Everything you need to know about firewood!
Knowing where your firewood is coming from and how it is treated will make a big difference in how efficient your wood heat is.
If you have a question that isn’t addressed here, give us a call, and we’ll be happy to answer you.
When should I order my firewood?
Kiln Dried is available year round, however it is in high demand during colder months. Plan ahead to avoid delays.
Semi-Seasoned is also available year round, however, should be ordered in early spring and summer to allow for proper drying time.
Availability of Seasoned Wood is limited. Call for availability of seasoned wood between July thru November.
What does it mean to be an approved heat treating facility?
We kiln dry our firewood to prevent invasive insects from being spread to our local forests and your home.
Certified by the State of NH Department of Agriculture as an approved heat treating facility in compliance with all federal and state laws regarding heat treatment and the movement of firewood.
Our facility undergoes an annual renewal process with the State of NH Department of Agriculture to verify heat treatment compliance.
How much wood is in a cord? How much wood should I buy?
How much wood is in a cord?
A cord of wood stacked is 128 cubic feet (L x W x H=cf).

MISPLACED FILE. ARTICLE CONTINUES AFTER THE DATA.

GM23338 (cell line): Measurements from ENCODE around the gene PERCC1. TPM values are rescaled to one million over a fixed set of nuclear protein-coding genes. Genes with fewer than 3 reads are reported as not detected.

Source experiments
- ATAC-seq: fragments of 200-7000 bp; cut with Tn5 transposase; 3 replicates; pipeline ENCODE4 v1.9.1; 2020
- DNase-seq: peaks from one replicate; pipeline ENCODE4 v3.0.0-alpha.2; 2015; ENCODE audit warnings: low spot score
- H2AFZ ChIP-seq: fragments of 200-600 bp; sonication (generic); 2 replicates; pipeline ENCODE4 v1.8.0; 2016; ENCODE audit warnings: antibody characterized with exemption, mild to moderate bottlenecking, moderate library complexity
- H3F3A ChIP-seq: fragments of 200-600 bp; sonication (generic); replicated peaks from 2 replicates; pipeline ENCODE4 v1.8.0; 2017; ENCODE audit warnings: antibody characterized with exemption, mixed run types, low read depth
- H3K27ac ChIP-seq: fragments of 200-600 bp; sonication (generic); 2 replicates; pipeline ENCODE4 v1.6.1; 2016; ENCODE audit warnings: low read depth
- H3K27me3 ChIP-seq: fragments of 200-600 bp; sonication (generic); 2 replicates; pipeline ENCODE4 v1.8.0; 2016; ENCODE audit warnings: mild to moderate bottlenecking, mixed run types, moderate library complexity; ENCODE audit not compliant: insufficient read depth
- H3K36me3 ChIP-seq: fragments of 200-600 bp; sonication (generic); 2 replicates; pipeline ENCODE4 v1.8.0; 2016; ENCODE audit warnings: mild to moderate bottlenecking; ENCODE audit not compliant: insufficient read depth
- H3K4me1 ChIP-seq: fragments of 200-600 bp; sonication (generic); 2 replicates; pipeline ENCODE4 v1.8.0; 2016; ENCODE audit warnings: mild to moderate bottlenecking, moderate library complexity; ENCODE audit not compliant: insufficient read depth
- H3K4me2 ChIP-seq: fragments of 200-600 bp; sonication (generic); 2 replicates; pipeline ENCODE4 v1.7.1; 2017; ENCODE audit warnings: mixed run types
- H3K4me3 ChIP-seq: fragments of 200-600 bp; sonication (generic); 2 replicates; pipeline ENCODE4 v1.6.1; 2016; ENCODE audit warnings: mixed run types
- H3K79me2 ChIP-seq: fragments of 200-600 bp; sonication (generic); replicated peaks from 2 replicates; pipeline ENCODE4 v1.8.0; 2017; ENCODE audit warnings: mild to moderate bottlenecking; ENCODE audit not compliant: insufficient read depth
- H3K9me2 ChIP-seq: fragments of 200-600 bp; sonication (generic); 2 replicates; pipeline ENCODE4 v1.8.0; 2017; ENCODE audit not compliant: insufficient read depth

How much wood should I buy?
If you are heating a new home (well insulated) with a new efficient stove, the average home will use approximately 6 cords for the winter.
If you are burning wood as a supplement to other home heating systems the average is 2 – 3 cords.
If you are using wood occasionally, plan on 1 -2 cords.
Where should I store my firewood?
Store the wood in stacked piles that are covered and off the ground (allow air to pass over the wood to promote faster drying). A wood shed is recommended.
Choose a spot where you can easily access the wood from your home. When it’s cold and snowing, you don’t want to hike across your yard, dodging obstacles to gather wood. Choose a spot that has good drainage, or use pallets, so the bottom layer of wood doesn’t sink into mud and melting ice.
What happened to debarked firewood?
In 2008 Treehugger farms introduced the debarking of firewood to our operation. In an effort to make firewood a little cleaner the debarker made a difference.
The sale of the unprocessed bark from the debarker paid for the cost of running the machine, and it gave the consumer a better product without a higher price.
Over time the bark market has changed and the price we receive for our unprocessed bark has dropped to the point that we have no choice other than to shut down all debarking of firewood.
We have added a specialized machine to take its place and screen out all loose bark chips, chunks, and sawdust. All firewood after January 1, 2020 will be bark on and we will continue to offer the cleanest wood possible, on time delivery, and guaranteed full measure.